Last week Rep. Adrian Madaro along with their colleagues in the House of Representatives passed two pieces of legislation to improve the mental health care for student veterans and to honor the military service contributions of a female American Revolutionary War soldier – days before the nation celebrates Veterans Day on Nov. 11.
One bill establishes a continuing education program – administered by the University of Massachusetts Medical School – to train public higher education counselors on the symptoms of conditions like post-traumatic stress disorder (PTSD) and available resources for treatment for veterans attending state colleges and universities. The legislation aims to provide the necessary training for both clinical and non-clinical counselors working to support the unique needs of the more than 2,500 veteran students attending the state’s 29 public higher education institutions.
The second bill establishes a 15-member commission to design a memorial in honor of Deborah Sampson, who disguised herself as a man in order to serve in the Continental Army. The commission will consist of legislators, the Secretary of the Department of Veterans’ Services, the Adjutant General of the Commonwealth, and representatives of veteran organizations.
“We’re proud today to take action to further support and recognize veterans for their service and sacrifice to our country, especial those who are students and may be suffering from the invisible wounds of war,” said House Speaker Robert A. DeLeo, (D – Winthrop). “By building a memorial to recognize the contributions and bravery of Deborah Sampson, we send a deserving message of validation and support for our past, present and future female service members. I thank Chair Campbell for her thoughtful and diligent work on these issues.”
“This Veterans Day we thank all the brave men and women of the Armed Forces for their service and sacrifice on behalf of our country,” said Rep. Madaro. “Just before Veterans Day I was proud vote for important measures that educate counselors to help student veterans suffering from conditions such as PTSD. We owe it to our veterans to give them our full support and all available resources to treat the invisible wounds of war as they strive to pursue higher education in our state schools. We must continue to ensure that our Veterans and their families receive the benefits they deserve and the services they need.”
“Training counselors at our institutions of higher learning to be familiar with the challenges that veterans face during the transition from active duty and combat to civilian life, and to assist them when the going gets tough, will greatly enhance the chances of a veteran completing their program of study and leading a productive civilian life,” said Veterans and Federal Affairs Chair Representative Linda Dean Campbell (D-Methuen). “Deborah Sampson has been recognized nationally as being an inspiration to us all. Hers is a Massachusetts story that deserves to be told far and wide.”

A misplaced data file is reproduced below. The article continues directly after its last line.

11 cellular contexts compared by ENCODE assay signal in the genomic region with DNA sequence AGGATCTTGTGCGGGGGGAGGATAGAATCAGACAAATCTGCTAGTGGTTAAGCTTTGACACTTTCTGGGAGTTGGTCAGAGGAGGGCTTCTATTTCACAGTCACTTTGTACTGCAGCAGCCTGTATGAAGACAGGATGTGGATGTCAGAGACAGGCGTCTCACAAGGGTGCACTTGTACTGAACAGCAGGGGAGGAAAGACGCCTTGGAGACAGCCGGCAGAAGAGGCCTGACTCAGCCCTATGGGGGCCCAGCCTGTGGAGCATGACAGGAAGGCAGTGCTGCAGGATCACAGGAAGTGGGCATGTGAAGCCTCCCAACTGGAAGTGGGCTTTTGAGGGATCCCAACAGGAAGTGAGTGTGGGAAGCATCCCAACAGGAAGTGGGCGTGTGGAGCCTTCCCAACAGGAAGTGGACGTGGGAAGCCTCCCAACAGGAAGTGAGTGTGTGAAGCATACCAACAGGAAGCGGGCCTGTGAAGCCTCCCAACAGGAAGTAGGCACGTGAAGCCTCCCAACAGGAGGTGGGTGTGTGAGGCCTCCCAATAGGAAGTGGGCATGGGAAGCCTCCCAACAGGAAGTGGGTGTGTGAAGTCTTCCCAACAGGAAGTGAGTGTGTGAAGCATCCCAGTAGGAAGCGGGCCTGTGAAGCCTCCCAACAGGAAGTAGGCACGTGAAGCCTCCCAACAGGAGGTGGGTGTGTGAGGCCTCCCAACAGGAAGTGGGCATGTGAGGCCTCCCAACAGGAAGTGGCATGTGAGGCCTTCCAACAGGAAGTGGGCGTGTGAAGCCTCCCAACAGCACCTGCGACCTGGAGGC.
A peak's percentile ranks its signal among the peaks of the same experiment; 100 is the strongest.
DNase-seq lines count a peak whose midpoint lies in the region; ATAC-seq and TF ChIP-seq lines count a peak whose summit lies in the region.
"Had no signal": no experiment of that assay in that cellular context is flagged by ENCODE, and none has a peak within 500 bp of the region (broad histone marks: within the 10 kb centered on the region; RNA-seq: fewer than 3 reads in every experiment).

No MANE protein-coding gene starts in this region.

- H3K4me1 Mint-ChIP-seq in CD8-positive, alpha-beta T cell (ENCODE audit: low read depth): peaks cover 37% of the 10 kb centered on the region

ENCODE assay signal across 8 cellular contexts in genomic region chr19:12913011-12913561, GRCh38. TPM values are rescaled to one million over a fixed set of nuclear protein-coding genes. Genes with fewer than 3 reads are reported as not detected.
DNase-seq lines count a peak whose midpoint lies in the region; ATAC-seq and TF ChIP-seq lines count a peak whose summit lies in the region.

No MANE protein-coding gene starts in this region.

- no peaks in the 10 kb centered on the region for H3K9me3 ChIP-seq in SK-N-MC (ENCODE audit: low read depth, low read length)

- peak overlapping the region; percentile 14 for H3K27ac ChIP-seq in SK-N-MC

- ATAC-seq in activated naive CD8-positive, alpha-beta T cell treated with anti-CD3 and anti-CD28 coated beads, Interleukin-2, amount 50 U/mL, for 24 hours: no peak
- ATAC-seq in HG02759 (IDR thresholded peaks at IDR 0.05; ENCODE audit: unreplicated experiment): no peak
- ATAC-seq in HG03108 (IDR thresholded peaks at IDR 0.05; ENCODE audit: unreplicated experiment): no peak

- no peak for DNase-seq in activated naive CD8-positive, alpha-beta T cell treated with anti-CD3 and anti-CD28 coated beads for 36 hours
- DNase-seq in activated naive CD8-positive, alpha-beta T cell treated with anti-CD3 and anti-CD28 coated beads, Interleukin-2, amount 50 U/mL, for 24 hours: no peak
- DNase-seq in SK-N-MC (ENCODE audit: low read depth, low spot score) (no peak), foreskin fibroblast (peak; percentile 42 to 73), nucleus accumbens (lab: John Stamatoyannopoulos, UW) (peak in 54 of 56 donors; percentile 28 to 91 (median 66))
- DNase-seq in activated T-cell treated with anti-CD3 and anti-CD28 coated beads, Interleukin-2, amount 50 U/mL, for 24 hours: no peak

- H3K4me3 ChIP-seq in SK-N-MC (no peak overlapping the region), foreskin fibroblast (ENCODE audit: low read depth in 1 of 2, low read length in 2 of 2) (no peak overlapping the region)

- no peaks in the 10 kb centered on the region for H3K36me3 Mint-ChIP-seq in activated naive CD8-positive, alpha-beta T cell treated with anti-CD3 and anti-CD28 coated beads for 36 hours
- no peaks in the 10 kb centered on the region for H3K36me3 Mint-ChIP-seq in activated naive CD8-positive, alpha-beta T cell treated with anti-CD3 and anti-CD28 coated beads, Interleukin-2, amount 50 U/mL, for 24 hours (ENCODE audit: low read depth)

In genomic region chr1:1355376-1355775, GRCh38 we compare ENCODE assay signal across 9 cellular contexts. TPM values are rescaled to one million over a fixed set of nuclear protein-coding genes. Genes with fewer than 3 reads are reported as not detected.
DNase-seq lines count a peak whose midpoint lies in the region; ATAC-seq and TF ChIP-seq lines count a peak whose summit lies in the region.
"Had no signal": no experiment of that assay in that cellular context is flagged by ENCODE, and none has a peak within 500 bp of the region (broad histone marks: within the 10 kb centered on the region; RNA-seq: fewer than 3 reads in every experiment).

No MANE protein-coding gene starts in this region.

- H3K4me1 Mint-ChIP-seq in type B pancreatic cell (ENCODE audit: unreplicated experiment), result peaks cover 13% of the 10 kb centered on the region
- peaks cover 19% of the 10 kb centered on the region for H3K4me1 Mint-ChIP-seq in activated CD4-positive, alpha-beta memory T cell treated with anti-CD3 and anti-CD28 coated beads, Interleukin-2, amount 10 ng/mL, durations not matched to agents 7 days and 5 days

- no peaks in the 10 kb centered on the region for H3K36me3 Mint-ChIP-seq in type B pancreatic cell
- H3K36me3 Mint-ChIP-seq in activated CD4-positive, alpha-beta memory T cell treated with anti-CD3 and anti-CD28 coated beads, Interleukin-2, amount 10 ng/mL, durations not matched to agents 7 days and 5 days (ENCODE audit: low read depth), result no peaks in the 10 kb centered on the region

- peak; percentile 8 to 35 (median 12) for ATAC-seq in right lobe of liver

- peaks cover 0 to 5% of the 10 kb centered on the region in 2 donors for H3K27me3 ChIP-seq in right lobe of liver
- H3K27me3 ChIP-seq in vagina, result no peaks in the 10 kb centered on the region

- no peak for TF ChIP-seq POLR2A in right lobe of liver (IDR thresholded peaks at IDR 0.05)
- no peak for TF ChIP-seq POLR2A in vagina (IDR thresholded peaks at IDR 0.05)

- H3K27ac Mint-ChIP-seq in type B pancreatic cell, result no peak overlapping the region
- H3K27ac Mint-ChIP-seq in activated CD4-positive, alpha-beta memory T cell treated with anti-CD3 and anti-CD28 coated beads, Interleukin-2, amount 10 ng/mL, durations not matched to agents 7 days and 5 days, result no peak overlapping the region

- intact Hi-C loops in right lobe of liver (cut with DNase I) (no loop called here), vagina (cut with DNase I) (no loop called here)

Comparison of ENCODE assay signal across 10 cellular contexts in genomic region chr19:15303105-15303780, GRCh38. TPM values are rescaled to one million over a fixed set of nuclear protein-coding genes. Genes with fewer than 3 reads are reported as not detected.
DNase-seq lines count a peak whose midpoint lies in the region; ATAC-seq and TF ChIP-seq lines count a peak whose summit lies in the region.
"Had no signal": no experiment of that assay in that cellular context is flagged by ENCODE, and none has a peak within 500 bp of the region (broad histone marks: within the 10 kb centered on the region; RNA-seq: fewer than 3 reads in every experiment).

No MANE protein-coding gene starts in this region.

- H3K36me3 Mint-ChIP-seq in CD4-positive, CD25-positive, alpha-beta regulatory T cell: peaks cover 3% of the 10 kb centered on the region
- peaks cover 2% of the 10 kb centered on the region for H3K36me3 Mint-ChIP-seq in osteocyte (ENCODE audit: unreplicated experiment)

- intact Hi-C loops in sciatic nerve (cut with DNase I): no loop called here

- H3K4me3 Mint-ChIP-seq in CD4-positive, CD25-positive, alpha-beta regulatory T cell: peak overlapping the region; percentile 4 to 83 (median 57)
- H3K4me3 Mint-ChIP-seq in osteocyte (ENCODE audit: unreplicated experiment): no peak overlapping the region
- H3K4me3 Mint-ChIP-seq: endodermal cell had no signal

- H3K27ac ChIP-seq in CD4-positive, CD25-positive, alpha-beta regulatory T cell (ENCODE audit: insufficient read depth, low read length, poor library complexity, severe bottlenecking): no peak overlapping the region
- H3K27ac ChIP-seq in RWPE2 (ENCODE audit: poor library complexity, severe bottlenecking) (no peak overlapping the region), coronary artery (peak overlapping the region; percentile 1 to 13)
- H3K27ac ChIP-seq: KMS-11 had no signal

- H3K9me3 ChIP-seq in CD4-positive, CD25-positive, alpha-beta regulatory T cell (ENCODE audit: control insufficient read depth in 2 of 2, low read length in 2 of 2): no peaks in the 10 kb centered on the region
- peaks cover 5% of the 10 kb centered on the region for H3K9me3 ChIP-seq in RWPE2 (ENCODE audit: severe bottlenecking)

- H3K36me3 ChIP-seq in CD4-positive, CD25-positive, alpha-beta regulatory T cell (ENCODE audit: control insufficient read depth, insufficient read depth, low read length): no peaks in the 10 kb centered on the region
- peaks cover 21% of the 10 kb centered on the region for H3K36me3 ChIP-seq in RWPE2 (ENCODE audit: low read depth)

In 1782, Sampson used the name Robert Shurtleff to join the elite Fourth Massachusetts Infantry Regiment led by Captain George Webb at West Point, N.Y. Over the following year and a half, she participated in dangerous scouting missions, led a raid that brought about the capture of 15 Tory men, and stormed a British fort during the Siege of Yorktown.
Over the course of her service, Sampson sustained injuries including a forehead gash from a sword and a gunshot wound to the thigh. For the latter, she removed the bullet herself to avoid detection as a woman. When she later fell seriously ill and was hospitalized, her identity was discovered. On October 23, 1783, she received an honorable discharge and was the only woman to receive a full military pension for her service in the Continental Army. John Hancock and Paul Revere assisted her in obtaining her military pension, and General John Patterson selected her as his aide de camp due to her bravery and leadership. Sampson is the official state heroine of Massachusetts.
The two bills build on the House’s long-standing support for veterans with Massachusetts benefits and services often ranked as No. 1 in the nation. Most recently the legislature passed the BRAVE Act as well as legislation to assist veterans with funeral and burial expenses and property taxes.
The bills will now go to the Senate.